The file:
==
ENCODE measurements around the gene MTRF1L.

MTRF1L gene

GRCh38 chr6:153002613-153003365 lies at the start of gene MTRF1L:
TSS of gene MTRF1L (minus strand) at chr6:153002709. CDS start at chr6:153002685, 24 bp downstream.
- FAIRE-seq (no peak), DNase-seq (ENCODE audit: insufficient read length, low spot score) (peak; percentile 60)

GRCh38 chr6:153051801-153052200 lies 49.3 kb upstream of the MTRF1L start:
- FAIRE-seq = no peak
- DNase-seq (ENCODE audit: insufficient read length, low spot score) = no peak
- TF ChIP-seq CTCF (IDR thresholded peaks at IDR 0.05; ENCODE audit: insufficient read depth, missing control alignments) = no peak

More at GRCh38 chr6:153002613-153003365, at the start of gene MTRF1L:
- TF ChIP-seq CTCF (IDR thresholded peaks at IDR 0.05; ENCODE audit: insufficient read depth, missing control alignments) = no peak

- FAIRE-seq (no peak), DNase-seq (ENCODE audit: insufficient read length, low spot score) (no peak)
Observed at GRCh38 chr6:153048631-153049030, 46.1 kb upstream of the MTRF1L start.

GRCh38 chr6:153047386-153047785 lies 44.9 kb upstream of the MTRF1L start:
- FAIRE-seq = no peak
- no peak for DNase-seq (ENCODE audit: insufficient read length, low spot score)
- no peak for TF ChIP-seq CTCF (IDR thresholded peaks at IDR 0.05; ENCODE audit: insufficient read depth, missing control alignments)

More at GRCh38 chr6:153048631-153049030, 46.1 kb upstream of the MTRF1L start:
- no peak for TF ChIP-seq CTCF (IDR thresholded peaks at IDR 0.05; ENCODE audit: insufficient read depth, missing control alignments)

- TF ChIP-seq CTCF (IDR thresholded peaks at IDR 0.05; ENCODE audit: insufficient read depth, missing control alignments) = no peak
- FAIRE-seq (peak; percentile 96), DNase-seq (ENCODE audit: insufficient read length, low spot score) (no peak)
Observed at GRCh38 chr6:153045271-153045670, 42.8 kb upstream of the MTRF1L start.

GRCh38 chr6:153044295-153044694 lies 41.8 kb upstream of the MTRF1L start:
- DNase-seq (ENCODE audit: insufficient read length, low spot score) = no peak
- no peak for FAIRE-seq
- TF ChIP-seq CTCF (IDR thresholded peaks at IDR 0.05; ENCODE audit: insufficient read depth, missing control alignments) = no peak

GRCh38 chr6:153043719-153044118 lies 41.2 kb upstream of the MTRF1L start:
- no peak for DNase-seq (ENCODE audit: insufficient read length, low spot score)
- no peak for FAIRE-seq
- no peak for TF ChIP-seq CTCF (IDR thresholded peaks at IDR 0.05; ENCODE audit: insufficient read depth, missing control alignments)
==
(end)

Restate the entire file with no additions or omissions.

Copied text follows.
ENCODE measurements around the gene MTRF1L.

MTRF1L gene

GRCh38 chr6:153002613-153003365 lies at the start of gene MTRF1L:
TSS of gene MTRF1L (minus strand) at chr6:153002709. CDS start at chr6:153002685, 24 bp downstream.
- FAIRE-seq (no peak), DNase-seq (ENCODE audit: insufficient read length, low spot score) (peak; percentile 60)

GRCh38 chr6:153051801-153052200 lies 49.3 kb upstream of the MTRF1L start:
- FAIRE-seq = no peak
- DNase-seq (ENCODE audit: insufficient read length, low spot score) = no peak
- TF ChIP-seq CTCF (IDR thresholded peaks at IDR 0.05; ENCODE audit: insufficient read depth, missing control alignments) = no peak

More at GRCh38 chr6:153002613-153003365, at the start of gene MTRF1L:
- TF ChIP-seq CTCF (IDR thresholded peaks at IDR 0.05; ENCODE audit: insufficient read depth, missing control alignments) = no peak

- FAIRE-seq (no peak), DNase-seq (ENCODE audit: insufficient read length, low spot score) (no peak)
Observed at GRCh38 chr6:153048631-153049030, 46.1 kb upstream of the MTRF1L start.

GRCh38 chr6:153047386-153047785 lies 44.9 kb upstream of the MTRF1L start:
- FAIRE-seq = no peak
- no peak for DNase-seq (ENCODE audit: insufficient read length, low spot score)
- no peak for TF ChIP-seq CTCF (IDR thresholded peaks at IDR 0.05; ENCODE audit: insufficient read depth, missing control alignments)

More at GRCh38 chr6:153048631-153049030, 46.1 kb upstream of the MTRF1L start:
- no peak for TF ChIP-seq CTCF (IDR thresholded peaks at IDR 0.05; ENCODE audit: insufficient read depth, missing control alignments)

- TF ChIP-seq CTCF (IDR thresholded peaks at IDR 0.05; ENCODE audit: insufficient read depth, missing control alignments) = no peak
- FAIRE-seq (peak; percentile 96), DNase-seq (ENCODE audit: insufficient read length, low spot score) (no peak)
Observed at GRCh38 chr6:153045271-153045670, 42.8 kb upstream of the MTRF1L start.

GRCh38 chr6:153044295-153044694 lies 41.8 kb upstream of the MTRF1L start:
- DNase-seq (ENCODE audit: insufficient read length, low spot score) = no peak
- no peak for FAIRE-seq
- TF ChIP-seq CTCF (IDR thresholded peaks at IDR 0.05; ENCODE audit: insufficient read depth, missing control alignments) = no peak

GRCh38 chr6:153043719-153044118 lies 41.2 kb upstream of the MTRF1L start:
- no peak for DNase-seq (ENCODE audit: insufficient read length, low spot score)
- no peak for FAIRE-seq
- no peak for TF ChIP-seq CTCF (IDR thresholded peaks at IDR 0.05; ENCODE audit: insufficient read depth, missing control alignments)